Shooting with Rituparno: Master storyteller, perfect gentleman

  | May 30, 2013 17:54 IST

Theatre, TV and film actor Pradip Mitra shares his experience of working with Bengali director Rituparno Ghosh.

Theatre, TV and film actor Pradip Mitra shares his experience of working with Bengali director Rituparno Ghosh. Mr Ghosh died in Kolkata this morning aged 49. Pradip Mitra spent his working life in the dry, crusty world of Finance whetting his finer senses by having a long and passionate affair with acting, on the stage and screen.

Rituparno Ghosh died after a cardiac arrest
A very short lived tale of a genius in film making. In my humble opinion, he changed the face of Bengali, maybe Indian, cinema and created many memorable moments of magic onscreen. Many.
I started watching his films with Unishe April (1994) and the journey ended with Chitrangada (2012). Of course, there were some I missed on the way, for whatever reason. Sunglass and Asukh, as far as I remember. There were some which I did not care much for, but that is another story.
He picked up 12 National Awards and various international awards at such a young age, lived life on his own terms and made films he believed in.
As an amateur theatre actor in Kolkata, dabbling in English plays for the last 35 years, I had over a period of time "graduated " to doing voiceovers and stints on the small, and later, on the big screen. Having acted in commercials for eight years, I decided to plunge into the gritty world of TV serials when I was offered nice roles. It was a good move, I found out later, because it increased my visibility to the TV-watching audience at large and more, as I was to discover later.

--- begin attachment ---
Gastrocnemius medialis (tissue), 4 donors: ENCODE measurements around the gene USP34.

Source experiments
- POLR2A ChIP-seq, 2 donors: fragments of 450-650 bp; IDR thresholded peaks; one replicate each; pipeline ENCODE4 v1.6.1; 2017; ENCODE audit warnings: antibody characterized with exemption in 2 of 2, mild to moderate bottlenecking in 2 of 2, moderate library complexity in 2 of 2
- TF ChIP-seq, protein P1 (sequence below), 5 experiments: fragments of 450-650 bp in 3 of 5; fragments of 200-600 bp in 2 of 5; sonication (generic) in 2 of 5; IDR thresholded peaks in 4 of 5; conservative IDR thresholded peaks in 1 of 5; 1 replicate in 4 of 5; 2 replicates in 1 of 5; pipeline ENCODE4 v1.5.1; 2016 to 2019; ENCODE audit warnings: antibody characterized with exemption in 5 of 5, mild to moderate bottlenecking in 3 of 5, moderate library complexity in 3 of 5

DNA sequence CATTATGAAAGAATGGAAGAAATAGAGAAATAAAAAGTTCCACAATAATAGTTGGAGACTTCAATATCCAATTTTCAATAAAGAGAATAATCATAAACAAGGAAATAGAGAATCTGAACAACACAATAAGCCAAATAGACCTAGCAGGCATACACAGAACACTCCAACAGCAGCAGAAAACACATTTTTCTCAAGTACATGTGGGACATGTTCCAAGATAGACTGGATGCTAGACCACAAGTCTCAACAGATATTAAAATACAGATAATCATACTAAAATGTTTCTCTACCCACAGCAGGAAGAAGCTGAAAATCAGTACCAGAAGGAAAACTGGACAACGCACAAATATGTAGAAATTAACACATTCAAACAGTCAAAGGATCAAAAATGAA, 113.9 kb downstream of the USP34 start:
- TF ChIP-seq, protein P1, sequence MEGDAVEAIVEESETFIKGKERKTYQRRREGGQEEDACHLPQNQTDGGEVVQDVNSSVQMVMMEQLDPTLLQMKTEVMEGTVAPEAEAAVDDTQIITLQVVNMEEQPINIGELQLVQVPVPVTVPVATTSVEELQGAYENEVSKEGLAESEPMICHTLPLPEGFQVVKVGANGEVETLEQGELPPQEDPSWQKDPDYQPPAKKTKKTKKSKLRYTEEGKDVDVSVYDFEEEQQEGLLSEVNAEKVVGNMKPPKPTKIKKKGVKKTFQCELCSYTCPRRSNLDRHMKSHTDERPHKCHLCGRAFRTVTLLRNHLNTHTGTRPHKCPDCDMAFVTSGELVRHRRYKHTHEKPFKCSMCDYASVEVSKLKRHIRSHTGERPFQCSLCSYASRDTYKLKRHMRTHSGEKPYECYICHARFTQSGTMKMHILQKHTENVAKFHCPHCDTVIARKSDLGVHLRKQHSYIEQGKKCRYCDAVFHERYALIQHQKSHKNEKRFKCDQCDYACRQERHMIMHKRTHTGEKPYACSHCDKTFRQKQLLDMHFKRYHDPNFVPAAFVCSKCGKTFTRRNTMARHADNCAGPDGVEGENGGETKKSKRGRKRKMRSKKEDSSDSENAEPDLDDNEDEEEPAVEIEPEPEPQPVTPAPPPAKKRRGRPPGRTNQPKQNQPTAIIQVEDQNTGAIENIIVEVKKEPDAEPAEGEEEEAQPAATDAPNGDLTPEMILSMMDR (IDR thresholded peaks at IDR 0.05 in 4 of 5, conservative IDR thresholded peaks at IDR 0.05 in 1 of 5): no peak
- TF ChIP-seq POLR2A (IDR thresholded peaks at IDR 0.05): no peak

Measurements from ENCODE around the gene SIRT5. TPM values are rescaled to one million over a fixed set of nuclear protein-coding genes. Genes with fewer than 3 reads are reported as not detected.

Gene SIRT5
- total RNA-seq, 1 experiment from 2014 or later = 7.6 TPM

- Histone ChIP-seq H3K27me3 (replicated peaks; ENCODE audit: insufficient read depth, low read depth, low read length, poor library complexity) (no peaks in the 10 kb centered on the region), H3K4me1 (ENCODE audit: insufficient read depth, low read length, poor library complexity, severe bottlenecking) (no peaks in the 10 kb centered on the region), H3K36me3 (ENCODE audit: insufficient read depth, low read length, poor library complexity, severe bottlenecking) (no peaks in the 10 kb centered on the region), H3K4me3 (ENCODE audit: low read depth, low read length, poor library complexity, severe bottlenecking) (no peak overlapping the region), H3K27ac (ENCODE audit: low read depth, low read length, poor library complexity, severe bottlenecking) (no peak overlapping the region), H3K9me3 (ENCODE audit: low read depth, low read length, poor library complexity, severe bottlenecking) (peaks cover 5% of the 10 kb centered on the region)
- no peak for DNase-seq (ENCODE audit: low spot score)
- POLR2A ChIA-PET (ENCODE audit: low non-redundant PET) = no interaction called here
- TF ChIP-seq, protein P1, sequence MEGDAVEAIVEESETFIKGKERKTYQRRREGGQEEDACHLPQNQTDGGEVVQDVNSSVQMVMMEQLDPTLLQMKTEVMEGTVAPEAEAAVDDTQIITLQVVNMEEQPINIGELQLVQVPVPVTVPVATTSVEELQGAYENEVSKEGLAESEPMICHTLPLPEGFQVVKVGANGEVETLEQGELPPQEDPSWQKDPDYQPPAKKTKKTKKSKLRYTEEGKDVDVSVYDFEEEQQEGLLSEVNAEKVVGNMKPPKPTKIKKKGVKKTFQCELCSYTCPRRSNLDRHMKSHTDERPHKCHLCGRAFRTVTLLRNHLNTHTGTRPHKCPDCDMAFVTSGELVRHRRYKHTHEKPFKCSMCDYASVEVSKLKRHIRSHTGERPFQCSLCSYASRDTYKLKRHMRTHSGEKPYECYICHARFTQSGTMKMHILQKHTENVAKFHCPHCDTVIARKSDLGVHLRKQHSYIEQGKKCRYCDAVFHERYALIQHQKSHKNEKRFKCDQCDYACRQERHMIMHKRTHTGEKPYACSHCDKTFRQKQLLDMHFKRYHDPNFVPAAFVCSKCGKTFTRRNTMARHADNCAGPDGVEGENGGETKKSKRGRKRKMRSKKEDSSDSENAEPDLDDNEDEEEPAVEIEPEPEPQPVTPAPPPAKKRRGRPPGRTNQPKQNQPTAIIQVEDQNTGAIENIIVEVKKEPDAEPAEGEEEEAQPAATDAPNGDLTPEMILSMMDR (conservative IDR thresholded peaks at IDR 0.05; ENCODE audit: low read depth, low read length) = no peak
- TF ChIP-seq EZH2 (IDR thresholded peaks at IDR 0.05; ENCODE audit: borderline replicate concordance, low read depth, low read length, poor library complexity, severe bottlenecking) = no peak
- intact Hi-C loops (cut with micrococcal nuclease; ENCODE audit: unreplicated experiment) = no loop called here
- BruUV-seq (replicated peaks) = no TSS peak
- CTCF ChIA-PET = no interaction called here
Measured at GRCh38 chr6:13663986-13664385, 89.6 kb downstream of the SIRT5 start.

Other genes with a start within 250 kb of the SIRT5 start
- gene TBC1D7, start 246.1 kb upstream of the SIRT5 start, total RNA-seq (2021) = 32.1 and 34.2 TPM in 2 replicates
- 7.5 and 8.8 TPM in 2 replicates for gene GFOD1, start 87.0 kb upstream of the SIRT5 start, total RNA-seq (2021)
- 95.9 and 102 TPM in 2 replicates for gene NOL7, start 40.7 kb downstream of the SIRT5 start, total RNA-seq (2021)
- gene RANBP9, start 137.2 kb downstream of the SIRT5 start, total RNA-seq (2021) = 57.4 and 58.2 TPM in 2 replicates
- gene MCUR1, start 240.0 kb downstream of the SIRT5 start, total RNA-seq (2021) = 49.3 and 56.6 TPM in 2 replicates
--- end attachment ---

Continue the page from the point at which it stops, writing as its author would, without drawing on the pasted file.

Last February, I suddenly got a call from Rituparno Ghosh's production team. "Dada wants your pictures and some clips of your ad commercials as well as serial episodes NOW. Send them directly to his email ID immediately!" I just dropped what I was doing and went on sending whatever stuff I could find to him over the next one hour. I found in a couple of weeks that I had been cast in a series of 12 telefilms he had written and was directing for the TV, each a 90 minute episode complete in itself, called Ranga Pishima, the Miss Marple-ish lady detective made famous by Rakhee in his Shubho Mohurat. She had won the National Award for Best Supporting Actress and the film got the National award for Best Feature Film in Bengali.
Shooting day arrived. I was a bit nervous, especially as I was told that he is very temperamental and has even been known to reject actors from the shooting floor if they did not measure up to his expectations. The perfect gentleman I came across when I reached made me feel so comfortable. "Pradip Babu, please go and wait in the air conditioned make up van. I am sending the script across and do not hesitate to ask if there is any problem. Relax and I will call you as soon as lights are ready."
When the time came, he explained the scene to me in detail, made us go through a couple of rehearsals . I had asked him if I could make small alterations in certain words in the dialogues. "Don't do that. He hates it if anyone changes his script," hissed one of the production guys. But Rituparno asked me what the changes were and agreed immediately. "Going for take" he bellowed through the megaphone and I was on. "Absolutely fine. Just once more as I want a prop to be moved from the frame. Please carry on doing what did last time, it was perfect."
At the end of the shoot, he told me he liked my acting very much and would love to work with me again! What else does one want to hear? I was quite humbled in the presence by this amazing multi-faceted, trend setting master story-teller.
The next call did come, about a month back, end April. "It's a small role I have for you in Satyanweshi (the Byomkesh Bakshi thriller he was shooting for currently). Would you mind doing it?" Hell, NO! It would be a privilege.
But it was not to be. His date clashed head on with a film I was shooting for at that time. I was already commited and his date just couldn't be changed. Oh no, I thought, I hope there will be a next time.
Now, there never will be.
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